If you followed the Calgary Flames through this off-season, you know they were aggressive in addressing personnel on the defensive side of the ice. Their two most notable signings – goaltender Jacob Markstrom and defenceman Chris Tanev – both come from the division rival Vancouver Canucks.

Neither signing was a surprise. The Flames have been looking to address the goaltending position for some time now, and David Rittich’s .907 save percentage as the starter last season did little to change their mind. The reliable Tanev was a necessary blueline addition after the losses of T.J. Brodie (Toronto) and, in all likelihood, Travis Hamonic (unsigned).

The Flames opted not to overhaul the core parts of the roster, which is similarly interesting. It is particularly true in the forward group, where the likes of Johnny Gaudreau, Matthew Tkachuk, Sean Monahan, Mikael Backlund and Elias Lindholm will see the bulk of the top-six minutes. Behind them, the same left defenceman anchors their respective pairings: veteran Mark Giordano and youngster Noah Hanifin.

Quietly, the team is betting that this group can turn it around after a bizarre 2019-20 season. To paint it in broad strokes: every core player, sans Giordano, was outscored at even strength last season. When Calgary’s best units were paired together, the results weren’t any better.

Let’s focus on Calgary’s top line and top pairing for a moment. The Flames have used the Monahan/Gaudreau forward tandem for years, usually in front of the Giordano pairing. The other two positions tend to rotate through. Last year, the Flames tried Lindholm and Backlund on Monahan’s other wing, and Giordano played with Brodie and Rasmus Andersson.

First, let’s look at the Calgary top line over the past three seasons and their respective production at even strength:

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You will notice a pretty considerable drop-off in performance last season – their goal rates and expected goal rates fell below 50 per cent, which is a major red flag for any organization. Even their historically awesome territorial advantages in shot differentials were hovering around break-even. Considering the fact that the Flames received strong goaltending (91.9 per cent stop rate) with this trio on the ice, and considering this same exact line saw much better numbers in 2018-19, last season’s goal differential numbers are even more alarming.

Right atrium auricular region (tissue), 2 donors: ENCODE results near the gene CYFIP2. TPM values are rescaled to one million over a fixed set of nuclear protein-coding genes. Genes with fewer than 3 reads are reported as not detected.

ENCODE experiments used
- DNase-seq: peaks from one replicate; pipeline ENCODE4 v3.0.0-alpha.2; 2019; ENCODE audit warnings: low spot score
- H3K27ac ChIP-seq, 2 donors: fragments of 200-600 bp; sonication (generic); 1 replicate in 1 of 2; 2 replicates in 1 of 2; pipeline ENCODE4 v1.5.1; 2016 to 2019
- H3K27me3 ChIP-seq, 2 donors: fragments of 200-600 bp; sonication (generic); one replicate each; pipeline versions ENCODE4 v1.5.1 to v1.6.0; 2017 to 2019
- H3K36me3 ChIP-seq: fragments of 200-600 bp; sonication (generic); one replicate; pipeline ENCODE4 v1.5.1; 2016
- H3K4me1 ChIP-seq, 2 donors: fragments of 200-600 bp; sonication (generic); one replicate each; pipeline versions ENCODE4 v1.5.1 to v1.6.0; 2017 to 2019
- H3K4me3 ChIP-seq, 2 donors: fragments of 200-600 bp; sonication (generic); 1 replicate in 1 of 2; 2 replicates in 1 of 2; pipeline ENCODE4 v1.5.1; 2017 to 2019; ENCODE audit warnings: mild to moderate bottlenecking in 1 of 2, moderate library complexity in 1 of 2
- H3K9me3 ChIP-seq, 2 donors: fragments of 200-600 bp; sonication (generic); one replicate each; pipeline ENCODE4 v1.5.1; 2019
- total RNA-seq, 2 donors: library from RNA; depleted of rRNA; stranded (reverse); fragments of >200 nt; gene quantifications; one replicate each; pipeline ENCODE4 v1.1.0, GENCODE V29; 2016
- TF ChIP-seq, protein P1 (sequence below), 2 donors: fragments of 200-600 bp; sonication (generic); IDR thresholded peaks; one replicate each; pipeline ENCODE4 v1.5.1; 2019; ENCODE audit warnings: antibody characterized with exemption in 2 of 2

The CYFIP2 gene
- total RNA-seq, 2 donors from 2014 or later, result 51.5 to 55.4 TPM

Knowing that the goaltending held up its share with the top line on the ice, and knowing these trios played hundreds of minutes together, our attention naturally turns to the defensive groups. Is it possible production were thwarted by personnel changes on the blueline?

It was certainly a contributor, though the extent of it is hard to pin down. For example: Gaudreau played the lowest percentage of minutes with the Giordano pairing in three seasons, getting an equitable amount of time with Hanifin’s second pairing. But if we isolate on skater performance and use expected goals – blind to both great and adverse goaltender impact on the defensive end – you’ll notice that the top line’s performance took a considerable step back last season, irrespective of who they were playing with:

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It’s worth mentioning that if we look at the goal percentages for last season, it tells a bit of a different story – the Flames outscored their opponents 13 to seven with Gaudreau and Giordano on the ice as one example, and were outscored 15 to 13 by their opponents with Gaudreau and Hanifin on the ice together. But the Giordano/Gaudreau combination was heavily influenced by sterling goaltending in those stretches, with Rittich and Cam Talbot stopping nearly 96 per cent of shots.

So why is it so concerning? It’s the first time we have really seen expected goals and actual goals wildly deviate for these player pairs. Historically, the Calgary top line and the Giordano pairing have been sensational at holding the offensive zone and applying sustained pressure through shot volume dominance. Consider just the Gaudreau/Giordano combination for a moment:

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Historically, we see those three key underlying measures in parallel, though the sample sizes of goal scoring tend to be more volatile than the other two. At any rate, the indication is that for the first time in years, Calgary’s best units were much less effective than in years past.

We see this manifest itself in other ways, too. Even a measure as straightforward as rate-scoring at even strength was concerning for the Flames top line. Gaudreau’s 1.7 points per 60 minutes was a four-year low. Monahan’s 1.5 points per 60 minutes was a four-year low. Lindholm’s 1.8 points per 60 minutes was down from his first season in Calgary, too.

The bet by Calgary, I think, is the slowed production from Calgary’s best players was an outlier, and that a strong rebound season is on the horizon. The optimist would point out that these players have a track record of producing together over multiple seasons, and that a healthier Giordano – the 2018-19 Norris Trophy winner was nagged by a hamstring injury in the second half of the season – could be a major spark behind that. The pessimist would note that Giordano is now 37 years old, and that we might be seeing the first indications of an elite defender slowing down.

At any rate, the upcoming season will be pivotal for Calgary’s core. The franchise is quite reliant on this sub-group of players delivering wins to the standings, as they have for half of a decade now. On their game, the Flames are as dangerous as any team in the Western Conference. But if next season looks like last season, the organization may be forced to consider more aggressive roster decisions.

Data via Natural Stat Trick, Evolving Hockey, NHL.com, Hockey Reference